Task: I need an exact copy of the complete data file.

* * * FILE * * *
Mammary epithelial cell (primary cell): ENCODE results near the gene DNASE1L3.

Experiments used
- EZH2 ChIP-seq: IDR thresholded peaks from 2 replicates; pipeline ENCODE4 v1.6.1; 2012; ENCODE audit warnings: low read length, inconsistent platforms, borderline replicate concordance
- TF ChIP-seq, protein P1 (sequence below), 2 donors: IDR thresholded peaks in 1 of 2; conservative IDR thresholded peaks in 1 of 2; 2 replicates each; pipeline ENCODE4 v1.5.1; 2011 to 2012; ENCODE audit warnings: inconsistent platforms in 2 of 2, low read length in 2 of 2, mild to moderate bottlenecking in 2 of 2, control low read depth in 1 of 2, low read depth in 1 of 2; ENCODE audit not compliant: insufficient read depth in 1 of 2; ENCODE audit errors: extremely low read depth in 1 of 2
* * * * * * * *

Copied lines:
Mammary epithelial cell (primary cell): ENCODE results near the gene DNASE1L3.

Experiments used
- EZH2 ChIP-seq: IDR thresholded peaks from 2 replicates; pipeline ENCODE4 v1.6.1; 2012; ENCODE audit warnings: low read length, inconsistent platforms, borderline replicate concordance
- TF ChIP-seq, protein P1 (sequence below), 2 donors: IDR thresholded peaks in 1 of 2; conservative IDR thresholded peaks in 1 of 2; 2 replicates each; pipeline ENCODE4 v1.5.1; 2011 to 2012; ENCODE audit warnings: inconsistent platforms in 2 of 2, low read length in 2 of 2, mild to moderate bottlenecking in 2 of 2, control low read depth in 1 of 2, low read depth in 1 of 2; ENCODE audit not compliant: insufficient read depth in 1 of 2; ENCODE audit errors: extremely low read depth in 1 of 2